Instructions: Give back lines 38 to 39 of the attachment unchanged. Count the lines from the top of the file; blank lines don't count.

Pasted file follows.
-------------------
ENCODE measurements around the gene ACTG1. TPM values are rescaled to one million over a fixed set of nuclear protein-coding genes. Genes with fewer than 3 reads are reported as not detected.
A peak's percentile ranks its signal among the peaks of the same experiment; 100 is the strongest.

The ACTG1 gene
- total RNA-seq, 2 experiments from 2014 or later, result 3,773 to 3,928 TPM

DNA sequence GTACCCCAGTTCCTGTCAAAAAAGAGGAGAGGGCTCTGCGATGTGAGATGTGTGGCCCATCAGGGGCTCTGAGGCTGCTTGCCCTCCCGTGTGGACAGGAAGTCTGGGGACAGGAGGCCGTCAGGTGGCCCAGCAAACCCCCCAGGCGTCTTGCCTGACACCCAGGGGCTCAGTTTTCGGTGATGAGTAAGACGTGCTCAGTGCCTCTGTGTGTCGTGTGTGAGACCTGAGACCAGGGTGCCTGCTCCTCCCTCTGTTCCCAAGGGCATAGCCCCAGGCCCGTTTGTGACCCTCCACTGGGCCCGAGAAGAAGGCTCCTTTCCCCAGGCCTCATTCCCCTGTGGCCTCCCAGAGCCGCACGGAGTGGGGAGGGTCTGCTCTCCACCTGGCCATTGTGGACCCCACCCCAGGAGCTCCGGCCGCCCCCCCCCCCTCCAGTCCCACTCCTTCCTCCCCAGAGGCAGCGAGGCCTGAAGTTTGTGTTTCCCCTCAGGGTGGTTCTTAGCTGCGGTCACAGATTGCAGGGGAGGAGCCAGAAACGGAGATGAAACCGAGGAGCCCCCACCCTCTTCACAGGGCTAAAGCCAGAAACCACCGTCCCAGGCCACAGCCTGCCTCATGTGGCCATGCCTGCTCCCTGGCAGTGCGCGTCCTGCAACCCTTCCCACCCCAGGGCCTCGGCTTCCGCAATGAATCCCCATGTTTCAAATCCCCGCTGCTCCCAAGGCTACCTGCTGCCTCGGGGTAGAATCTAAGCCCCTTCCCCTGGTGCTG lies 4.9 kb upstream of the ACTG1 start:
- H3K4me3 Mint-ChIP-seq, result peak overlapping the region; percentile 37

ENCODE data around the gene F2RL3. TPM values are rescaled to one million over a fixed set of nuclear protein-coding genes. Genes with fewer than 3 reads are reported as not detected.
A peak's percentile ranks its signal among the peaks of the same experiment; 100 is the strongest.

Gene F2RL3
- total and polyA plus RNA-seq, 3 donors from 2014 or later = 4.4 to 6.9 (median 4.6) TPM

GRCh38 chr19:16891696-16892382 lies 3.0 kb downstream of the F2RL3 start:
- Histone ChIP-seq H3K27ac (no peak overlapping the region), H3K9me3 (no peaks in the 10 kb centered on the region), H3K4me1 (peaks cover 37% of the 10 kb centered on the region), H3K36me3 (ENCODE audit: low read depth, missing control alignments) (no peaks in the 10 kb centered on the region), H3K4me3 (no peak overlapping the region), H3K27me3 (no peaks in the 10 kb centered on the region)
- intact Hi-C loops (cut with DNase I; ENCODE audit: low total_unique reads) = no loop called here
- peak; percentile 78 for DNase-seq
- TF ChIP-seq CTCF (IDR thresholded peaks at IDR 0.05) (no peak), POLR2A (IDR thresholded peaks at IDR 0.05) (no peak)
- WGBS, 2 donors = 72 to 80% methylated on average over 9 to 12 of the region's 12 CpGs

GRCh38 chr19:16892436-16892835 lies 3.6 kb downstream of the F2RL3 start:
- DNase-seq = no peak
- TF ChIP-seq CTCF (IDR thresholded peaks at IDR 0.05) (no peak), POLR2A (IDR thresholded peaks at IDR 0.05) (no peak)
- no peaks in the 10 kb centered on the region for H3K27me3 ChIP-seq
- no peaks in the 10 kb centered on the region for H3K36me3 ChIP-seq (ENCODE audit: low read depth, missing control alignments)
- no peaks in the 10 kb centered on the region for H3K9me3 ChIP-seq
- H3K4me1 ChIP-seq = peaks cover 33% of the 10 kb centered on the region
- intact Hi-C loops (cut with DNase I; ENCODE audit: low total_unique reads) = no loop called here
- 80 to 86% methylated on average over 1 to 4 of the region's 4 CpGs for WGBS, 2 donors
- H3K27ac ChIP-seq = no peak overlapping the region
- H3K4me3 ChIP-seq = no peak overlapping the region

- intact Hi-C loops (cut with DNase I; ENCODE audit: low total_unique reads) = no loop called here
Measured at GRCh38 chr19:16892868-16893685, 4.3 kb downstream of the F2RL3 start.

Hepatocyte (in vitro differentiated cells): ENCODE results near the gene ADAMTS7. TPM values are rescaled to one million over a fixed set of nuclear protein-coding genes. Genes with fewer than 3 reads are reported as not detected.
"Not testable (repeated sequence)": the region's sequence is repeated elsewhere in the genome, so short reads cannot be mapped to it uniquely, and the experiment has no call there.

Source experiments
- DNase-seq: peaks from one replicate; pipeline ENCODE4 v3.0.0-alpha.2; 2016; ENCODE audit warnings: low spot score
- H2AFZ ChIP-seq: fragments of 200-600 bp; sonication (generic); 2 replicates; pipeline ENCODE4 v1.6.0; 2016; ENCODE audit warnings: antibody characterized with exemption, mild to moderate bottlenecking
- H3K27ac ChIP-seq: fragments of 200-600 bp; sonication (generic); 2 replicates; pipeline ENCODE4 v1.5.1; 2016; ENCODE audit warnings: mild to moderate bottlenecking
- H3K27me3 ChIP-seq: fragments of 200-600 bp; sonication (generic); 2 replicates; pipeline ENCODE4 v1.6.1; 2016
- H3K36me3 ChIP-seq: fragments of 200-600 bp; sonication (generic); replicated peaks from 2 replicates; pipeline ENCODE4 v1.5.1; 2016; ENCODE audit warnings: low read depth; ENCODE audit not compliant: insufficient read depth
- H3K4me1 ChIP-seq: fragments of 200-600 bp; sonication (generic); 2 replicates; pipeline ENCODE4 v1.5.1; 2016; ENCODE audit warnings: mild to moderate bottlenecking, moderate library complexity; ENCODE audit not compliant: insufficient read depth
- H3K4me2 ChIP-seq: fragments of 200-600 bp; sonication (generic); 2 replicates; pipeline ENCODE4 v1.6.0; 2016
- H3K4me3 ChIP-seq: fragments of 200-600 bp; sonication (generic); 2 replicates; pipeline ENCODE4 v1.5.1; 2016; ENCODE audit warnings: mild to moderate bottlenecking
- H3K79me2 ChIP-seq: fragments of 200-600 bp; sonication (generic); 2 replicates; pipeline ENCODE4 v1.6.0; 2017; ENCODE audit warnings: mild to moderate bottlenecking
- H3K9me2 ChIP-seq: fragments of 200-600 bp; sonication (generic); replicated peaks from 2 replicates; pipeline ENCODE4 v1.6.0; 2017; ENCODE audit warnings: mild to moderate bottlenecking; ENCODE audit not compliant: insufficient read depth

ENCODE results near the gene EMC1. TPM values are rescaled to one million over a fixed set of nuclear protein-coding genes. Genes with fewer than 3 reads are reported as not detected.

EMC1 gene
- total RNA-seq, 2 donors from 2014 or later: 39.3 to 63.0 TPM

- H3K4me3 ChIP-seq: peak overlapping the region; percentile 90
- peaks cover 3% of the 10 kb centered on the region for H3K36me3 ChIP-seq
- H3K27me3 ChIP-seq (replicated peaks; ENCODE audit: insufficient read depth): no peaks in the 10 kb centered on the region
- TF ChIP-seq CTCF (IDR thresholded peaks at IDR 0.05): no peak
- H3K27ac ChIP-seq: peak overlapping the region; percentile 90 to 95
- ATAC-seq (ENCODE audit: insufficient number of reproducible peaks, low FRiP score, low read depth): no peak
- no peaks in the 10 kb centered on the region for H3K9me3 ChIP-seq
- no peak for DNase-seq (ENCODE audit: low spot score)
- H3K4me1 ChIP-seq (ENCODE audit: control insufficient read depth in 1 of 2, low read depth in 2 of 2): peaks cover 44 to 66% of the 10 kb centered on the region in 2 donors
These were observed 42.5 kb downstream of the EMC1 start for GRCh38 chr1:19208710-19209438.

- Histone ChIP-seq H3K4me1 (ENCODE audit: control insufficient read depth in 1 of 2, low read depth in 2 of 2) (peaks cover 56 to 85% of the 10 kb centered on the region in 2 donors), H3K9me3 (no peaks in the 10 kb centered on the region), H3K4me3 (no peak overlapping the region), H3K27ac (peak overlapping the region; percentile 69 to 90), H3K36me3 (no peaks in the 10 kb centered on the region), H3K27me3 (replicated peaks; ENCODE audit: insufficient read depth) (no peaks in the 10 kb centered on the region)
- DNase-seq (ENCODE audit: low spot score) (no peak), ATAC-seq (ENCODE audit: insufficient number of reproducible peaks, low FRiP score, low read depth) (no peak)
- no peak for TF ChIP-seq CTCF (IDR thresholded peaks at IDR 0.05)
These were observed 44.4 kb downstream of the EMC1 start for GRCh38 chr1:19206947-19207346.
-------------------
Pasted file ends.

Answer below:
- H3K4me1 ChIP-seq: fragments of 200-600 bp; sonication (generic); 2 replicates; pipeline ENCODE4 v1.5.1; 2016; ENCODE audit warnings: mild to moderate bottlenecking, moderate library complexity; ENCODE audit not compliant: insufficient read depth
- H3K4me2 ChIP-seq: fragments of 200-600 bp; sonication (generic); 2 replicates; pipeline ENCODE4 v1.6.0; 2016